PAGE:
3. Why the "confused" emoticons? The ban on using mechanical devices to recover gold is in place and has been for quite some time. Miners, myself included, have fought against this regulation and spent millions through various organizations since the beginning. We took it all the way the The Supreme Court, with the help of The Pacific Legal Foundation. But at that level the court refused to hear it; which is not uncommon given their case load. Just because someone got away with whatever means they used doesn't mean you won't get cited, or that the regulation is not in effect.
  4. I know you said; "You only need to do this if you have never posted on this website before." I have posted previously, but want to make sure I don't get deleted. I visit several times per day.
  5. This is true, it is waterboards. They have been under orders to implement a plan for permitting for all of this time, they just don't do it. It is also true that Federal law, in the form of the 1866 mining law should supersede the state's ban, but the state simply ignores it. We fought this at the legislative level and even in court. It went all the way to the Supreme Court, but they refused to hear it. These are public facts, not a personal rant. I hope this post is not seen as a political rant, which Steve doesn't want done; if it is seen as one Steve, feel free to delete.
  6. Steve, I, like you, stay logged in permanently. I have never had a problem doing this and do it on most sites I visit frequently.
  7. Steve is right, as usual. We have been under a ban of one sort or another since 2009. GM, you were fortunate that you were allowed to operate. Suction dredging was banned in 2009 by the California legislature, followed closely by a ban on using ANY mechanical means to extract precious minerals within 100 yards of an active waterway.
  8. "silence is golden." Until someone comes along, finds gold and claims it out from under you. I had this happen in a remote location when I lived in Alaska.
  9. I live quite remote from any services. But when I do go to town, I like to get a breakfast there. Twice I have left home, got halfway there and realized my teeth were still at home. Nothing left but to turn back and get them. I live an hour from town, so it adds another hour to my trip. It's hard to think of anything good about getting old other than you are still breathing.
  10. Since the time that rules and permits were put into place for high banking; the state of California has banned ALL mining within 300 feet of a waterway, using ANY mechanical devices. Panning is OK, sluicing is OK, but you can't use a pump to sluice, it is mechanical. So, the question in the original post is irrelevant because since they required a permit, they have virtually banned mining by any practical means.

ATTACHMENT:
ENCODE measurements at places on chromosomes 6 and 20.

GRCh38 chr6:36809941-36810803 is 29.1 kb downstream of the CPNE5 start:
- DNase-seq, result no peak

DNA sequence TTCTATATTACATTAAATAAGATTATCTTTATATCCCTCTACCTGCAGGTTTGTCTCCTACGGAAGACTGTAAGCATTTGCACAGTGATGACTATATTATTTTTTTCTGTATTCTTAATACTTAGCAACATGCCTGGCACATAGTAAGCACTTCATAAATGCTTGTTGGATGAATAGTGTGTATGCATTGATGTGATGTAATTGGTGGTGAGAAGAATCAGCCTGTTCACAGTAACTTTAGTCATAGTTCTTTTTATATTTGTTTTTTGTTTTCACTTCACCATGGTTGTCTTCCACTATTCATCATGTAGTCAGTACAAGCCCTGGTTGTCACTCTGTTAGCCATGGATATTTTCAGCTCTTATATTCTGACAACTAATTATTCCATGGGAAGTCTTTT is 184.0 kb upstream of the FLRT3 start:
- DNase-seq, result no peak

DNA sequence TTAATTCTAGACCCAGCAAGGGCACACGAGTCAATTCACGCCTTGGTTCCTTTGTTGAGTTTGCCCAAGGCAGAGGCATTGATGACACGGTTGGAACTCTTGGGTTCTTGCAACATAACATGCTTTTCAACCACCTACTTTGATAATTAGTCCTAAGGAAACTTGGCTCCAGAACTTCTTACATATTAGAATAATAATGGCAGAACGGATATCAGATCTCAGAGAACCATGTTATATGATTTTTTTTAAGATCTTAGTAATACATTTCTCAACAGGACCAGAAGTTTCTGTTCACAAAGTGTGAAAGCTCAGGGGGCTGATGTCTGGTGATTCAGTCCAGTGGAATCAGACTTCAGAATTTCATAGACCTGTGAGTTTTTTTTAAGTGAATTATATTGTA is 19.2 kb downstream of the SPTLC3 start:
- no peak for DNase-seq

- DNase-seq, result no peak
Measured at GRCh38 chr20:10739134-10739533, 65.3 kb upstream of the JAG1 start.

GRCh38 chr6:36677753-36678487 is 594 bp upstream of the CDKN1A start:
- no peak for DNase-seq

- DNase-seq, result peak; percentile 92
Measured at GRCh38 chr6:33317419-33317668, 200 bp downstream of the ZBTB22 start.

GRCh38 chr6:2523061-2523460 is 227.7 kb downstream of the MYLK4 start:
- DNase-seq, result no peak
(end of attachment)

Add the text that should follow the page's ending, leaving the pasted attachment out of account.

11. When you see that happen, and more than just a few posts; it is usually the owner trying to liven up the posts and save the forum.
  12. Message forums come and go, this is the way it always has been. It usually starts when the members begin to come just to read and pretty much stop posting. When that starts to happen it makes for less interesting material to read, which causes even the readers to stop visiting. One poster here mentioned about there being millions to be made with forums. I have no idea where that information comes from. It has not been my experience that there are millions to be made. Once a forum owner tries to implement any kind of fee, the forums dies. Even trying to get advertising income from manufacturers or others is virtually impossible. The only way to keep any forum alive is for the members to participate, especially with posting frequently. Notice that these forums seem to flourish, it is because of new content being posted and active participation from its members. Once that starts to diminish, these forums will go the way of the others.
  13. Archeologists have been pushing for this kind of restriction of anyone that is not an Archeologist, or working with Archeologists since I was a kid. It's all political nonsense that only benefits the Archeologists. It must be nice to have a monopoly like that.